AG-221’s unique mechanism targeting a specific mutation is the way of the future and represents a highly specific oral therapy that may transform the treatment of a devastating group of blood disorders.
—Eytan Stein, MD
Although the data are preliminary, single-agent AG-221 therapy targeted to the IDH2 (isocitrate dehydrogenase 2) mutation holds great promise as a nonchemotherapy approach to the treatment of advanced hematologic malignancies, including relapsed/refractory acute myelogenous leukemia (AML) and untreated AML.
In an updated analysis of a dose-ecalation phase I trial that now includes 73 patients with advanced hematologic cancer, AG-221 was well tolerated and achieved more than 90% inhibition of its target (ie, 2-HG [2-hydroxyglutarate]) in patients with an IDH2 mutation.1
In 45 evaluable patients with the IDH2 mutation, the overall response rate was 56%; 15 patients achieved a complete response (9 with incomplete platelet recovery), and 10 had a partial response; 17 patients had stable disease throughout the treatment period. Moreover, responses were durable, lasting as long as 9 months on study. No patient in complete remission has relapsed. An estimated 90% of responses are 3 months or longer, and four responders are beyond 6 months of treatment.
“These findings are remarkable and were achieved in patients unlikely to respond to other chemotherapies,” noted lead author Eytan Stein, MD, of Memorial Sloan Kettering Cancer Center, New York.
“These data provide continued validation of mutant IDH2 as a therapeutic target in AML and myelodysplastic syndromes. What we have learned with additional experience is that responses have been durable. It’s only an interim analysis and it’s very early, but my dream is that this becomes a treatment for IDH2 mutation–positive patients. This treatment has minimal toxicity and could be an alternative to chemotherapy,” Dr. Stein said.
About 15% to 20% of AML patients harbor the IDH2 mutation, which leads to overproduction of 2-HG, thereby preventing immature white blood cells from maturing into normal white blood cells. AG-221 is a first-in-class, potent oral inhibitor of the IDH2 mutant enzyme; this novel agent “takes the brakes off” of undifferentiated white blood cells and allows them to mature as normal cells, acting in a similar manner as all-trans-retinoic acid and arsenic trioxide (Trisenox) in acute promyelocytic leukemia (APL), he explained.
The updated analysis Dr. Stein presented at the 2014 Annual Meeting of the American Society of Hematology was based on 73 patients and 4 additional dose-expansion cohorts.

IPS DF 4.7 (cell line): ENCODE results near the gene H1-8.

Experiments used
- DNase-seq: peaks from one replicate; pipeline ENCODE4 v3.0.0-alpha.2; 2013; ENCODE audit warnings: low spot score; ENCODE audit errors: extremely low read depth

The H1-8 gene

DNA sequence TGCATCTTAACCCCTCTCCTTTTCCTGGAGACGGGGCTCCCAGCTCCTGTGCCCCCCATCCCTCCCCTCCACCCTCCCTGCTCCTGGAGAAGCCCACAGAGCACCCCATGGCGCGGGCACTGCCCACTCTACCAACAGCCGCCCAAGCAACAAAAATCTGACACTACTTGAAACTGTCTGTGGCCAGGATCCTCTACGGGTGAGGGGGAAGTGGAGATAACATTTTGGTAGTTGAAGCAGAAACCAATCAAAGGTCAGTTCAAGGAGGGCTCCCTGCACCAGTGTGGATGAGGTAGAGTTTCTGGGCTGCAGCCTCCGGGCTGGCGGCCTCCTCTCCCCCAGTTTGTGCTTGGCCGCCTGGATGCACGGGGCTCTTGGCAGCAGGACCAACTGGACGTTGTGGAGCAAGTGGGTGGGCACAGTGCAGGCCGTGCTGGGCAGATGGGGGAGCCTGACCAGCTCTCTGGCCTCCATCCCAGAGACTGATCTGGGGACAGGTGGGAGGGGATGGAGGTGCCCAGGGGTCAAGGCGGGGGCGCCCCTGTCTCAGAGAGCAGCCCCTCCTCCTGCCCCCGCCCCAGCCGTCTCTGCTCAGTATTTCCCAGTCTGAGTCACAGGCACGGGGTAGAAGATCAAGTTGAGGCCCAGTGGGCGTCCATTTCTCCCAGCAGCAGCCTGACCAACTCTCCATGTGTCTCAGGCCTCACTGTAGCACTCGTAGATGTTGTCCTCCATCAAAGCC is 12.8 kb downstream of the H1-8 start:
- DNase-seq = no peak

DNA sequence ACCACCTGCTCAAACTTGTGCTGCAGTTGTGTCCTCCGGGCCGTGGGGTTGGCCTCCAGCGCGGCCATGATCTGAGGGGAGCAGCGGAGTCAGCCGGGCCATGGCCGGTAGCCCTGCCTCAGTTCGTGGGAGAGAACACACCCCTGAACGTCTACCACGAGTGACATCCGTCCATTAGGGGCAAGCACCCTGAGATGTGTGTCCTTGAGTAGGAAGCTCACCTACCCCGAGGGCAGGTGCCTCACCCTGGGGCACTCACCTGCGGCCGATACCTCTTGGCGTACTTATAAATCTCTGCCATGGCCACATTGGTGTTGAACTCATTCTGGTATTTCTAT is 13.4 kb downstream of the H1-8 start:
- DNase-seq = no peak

The cohort of 73 patients included 55 with relapsed/refractory AML, 5 with untreated AML, 6 with myelodysplastic syndrome, and 6 with other hematologic malignancies. The median age of all patients was 67 years (range, 33–90 years). At the time of the 2014 ASH Annual Meeting, 45 patients were evaluable for response. Twelve patients had initiated therapy too recently and were not evaluable for response, and 16 patients discontinued therapy without an evaluable 28-day assessment. The maximal tolerated dose had not yet been reached.
AG-221 was well tolerated. Cancer-related symptoms, not attributable to this drug, were mild to moderate and included nausea, fever, diarrhea, and fatigue. One case of dose-related grade 5 hypoxia was reported in a patient with unrelated fungal pneumonia and sepsis. The 60-day all cause mortality rate was 13.7%.
Most of the serious adverse events were mild to moderate and considered disease-related. Serious adverse events possibly drug-related were reported in 13 patients.
Eleven deaths were reported, nine of them unrelated to treatment; two deaths due to sepsis/hypoxia and atrial flutter, respectively, were possibly treatment-related, he said.
“I believe that AG-221’s unique mechanism targeting a specific mutation is the way of the future and represents a highly specific oral therapy that may transform the treatment of a devastating group of blood disorders,” Dr. Stein commented. ■
Disclosure: Dr. Stein is a consultant for Janssen Pharmaceuticals and Agios Pharmaceuticals.
1. Stein EM, Altman JK, Collins R, et al: AG-221, an oral, selective, first-in-class, potent inhibitor of the IDH2 mutant metabolic enzyme, induces durable remissions in a phase I study in patients with IDH2 mutation positive advanced hematologic malignancies. 2014 ASH Annual Meeting. Abstract 115. Presented December 7, 2014.
These results are fantastic,” said David Steensma, MD, a hematologist-oncologist at Dana-Farber Cancer Institute and Harvard Medical School, Boston. “We have long wanted agents for AML [acute myelogenous leukemia] like we have for APL [acute promyelocytic leukemia], noncytotoxic chemotherapy...